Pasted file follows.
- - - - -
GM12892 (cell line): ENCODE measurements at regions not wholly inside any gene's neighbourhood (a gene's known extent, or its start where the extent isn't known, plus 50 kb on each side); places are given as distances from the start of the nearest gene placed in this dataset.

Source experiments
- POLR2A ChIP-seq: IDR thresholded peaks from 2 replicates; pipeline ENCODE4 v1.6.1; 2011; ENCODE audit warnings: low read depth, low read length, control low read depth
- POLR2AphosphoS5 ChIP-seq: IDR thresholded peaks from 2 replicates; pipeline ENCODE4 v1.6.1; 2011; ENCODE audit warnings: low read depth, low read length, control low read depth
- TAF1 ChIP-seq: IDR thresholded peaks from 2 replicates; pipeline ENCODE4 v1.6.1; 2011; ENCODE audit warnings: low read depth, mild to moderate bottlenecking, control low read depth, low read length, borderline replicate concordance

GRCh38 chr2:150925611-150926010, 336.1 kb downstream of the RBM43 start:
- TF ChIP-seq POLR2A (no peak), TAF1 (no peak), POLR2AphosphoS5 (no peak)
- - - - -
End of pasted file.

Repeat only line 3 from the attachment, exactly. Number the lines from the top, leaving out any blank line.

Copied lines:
- POLR2A ChIP-seq: IDR thresholded peaks from 2 replicates; pipeline ENCODE4 v1.6.1; 2011; ENCODE audit warnings: low read depth, low read length, control low read depth